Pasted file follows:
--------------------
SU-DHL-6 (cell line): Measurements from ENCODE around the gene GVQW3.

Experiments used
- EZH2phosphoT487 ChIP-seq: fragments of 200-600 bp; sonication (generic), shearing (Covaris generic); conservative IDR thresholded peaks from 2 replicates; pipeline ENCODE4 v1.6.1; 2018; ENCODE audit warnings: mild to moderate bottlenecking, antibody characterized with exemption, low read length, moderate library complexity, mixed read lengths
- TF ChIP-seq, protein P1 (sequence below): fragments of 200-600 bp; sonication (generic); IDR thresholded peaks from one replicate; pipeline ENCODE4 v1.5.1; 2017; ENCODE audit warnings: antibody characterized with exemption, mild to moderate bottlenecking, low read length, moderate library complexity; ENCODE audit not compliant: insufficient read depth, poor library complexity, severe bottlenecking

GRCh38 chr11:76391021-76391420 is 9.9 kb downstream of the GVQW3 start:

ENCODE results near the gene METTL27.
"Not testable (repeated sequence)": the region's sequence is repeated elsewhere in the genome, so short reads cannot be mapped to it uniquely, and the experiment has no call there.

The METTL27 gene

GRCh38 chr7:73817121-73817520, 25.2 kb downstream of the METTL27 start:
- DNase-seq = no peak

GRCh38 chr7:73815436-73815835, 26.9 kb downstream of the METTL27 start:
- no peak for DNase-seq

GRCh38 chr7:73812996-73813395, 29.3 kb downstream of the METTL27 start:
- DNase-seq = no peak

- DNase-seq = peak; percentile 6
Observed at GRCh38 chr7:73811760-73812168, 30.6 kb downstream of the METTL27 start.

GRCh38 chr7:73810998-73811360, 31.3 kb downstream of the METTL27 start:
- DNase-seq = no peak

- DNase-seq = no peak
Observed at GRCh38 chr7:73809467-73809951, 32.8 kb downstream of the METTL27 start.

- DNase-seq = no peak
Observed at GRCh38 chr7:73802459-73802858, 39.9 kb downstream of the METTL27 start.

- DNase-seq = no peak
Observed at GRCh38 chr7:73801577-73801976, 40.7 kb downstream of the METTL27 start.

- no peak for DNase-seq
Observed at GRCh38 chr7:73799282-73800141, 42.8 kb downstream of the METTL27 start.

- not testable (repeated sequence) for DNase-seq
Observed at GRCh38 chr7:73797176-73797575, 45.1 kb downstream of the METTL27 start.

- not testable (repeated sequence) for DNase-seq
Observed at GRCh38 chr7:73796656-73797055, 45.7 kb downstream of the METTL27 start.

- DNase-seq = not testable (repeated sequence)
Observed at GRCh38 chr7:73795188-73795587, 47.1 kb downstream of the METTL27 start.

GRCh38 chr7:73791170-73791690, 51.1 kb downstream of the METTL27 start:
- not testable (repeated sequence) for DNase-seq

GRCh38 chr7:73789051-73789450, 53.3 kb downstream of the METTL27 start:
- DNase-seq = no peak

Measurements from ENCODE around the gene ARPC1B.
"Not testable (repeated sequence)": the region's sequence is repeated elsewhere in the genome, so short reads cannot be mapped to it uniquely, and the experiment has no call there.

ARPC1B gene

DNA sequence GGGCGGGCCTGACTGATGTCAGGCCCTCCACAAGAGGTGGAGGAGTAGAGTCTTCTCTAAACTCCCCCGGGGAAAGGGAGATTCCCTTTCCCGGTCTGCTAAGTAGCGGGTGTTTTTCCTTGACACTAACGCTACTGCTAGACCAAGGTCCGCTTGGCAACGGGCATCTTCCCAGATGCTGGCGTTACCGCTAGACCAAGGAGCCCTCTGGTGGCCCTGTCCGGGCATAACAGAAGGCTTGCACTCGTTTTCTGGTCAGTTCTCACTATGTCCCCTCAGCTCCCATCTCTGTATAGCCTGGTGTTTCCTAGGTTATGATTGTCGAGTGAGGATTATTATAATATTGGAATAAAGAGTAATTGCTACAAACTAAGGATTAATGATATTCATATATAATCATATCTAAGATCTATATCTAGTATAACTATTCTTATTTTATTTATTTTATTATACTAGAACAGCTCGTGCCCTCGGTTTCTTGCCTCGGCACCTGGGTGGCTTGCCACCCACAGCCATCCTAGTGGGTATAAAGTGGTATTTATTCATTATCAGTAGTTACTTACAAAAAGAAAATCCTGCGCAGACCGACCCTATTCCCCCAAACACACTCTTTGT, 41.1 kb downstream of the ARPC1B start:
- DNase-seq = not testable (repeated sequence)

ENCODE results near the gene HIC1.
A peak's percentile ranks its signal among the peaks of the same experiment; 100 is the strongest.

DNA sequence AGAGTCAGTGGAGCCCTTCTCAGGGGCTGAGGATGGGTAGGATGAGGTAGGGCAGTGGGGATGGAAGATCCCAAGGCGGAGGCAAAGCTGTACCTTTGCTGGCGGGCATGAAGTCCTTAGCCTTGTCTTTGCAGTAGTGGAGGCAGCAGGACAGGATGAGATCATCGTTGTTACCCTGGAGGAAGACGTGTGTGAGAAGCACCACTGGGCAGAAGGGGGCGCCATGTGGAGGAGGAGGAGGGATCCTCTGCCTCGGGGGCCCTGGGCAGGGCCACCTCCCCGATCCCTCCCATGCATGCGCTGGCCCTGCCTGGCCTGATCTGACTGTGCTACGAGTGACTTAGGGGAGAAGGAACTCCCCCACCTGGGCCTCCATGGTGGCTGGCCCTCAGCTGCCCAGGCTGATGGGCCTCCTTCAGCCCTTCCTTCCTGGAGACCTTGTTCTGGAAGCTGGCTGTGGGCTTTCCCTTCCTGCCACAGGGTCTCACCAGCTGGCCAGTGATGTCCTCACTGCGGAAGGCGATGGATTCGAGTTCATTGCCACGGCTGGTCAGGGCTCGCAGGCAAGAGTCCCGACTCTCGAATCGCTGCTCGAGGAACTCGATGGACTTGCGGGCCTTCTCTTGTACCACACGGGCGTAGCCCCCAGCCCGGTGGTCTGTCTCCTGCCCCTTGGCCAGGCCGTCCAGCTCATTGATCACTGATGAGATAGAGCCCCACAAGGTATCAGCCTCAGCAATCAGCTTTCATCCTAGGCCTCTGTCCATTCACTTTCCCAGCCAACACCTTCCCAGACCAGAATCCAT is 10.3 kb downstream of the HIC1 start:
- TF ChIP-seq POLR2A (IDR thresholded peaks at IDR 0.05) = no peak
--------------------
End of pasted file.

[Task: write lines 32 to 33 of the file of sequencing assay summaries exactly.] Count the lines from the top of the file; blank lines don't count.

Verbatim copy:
Observed at GRCh38 chr7:73795188-73795587, 47.1 kb downstream of the METTL27 start.

GRCh38 chr7:73791170-73791690, 51.1 kb downstream of the METTL27 start: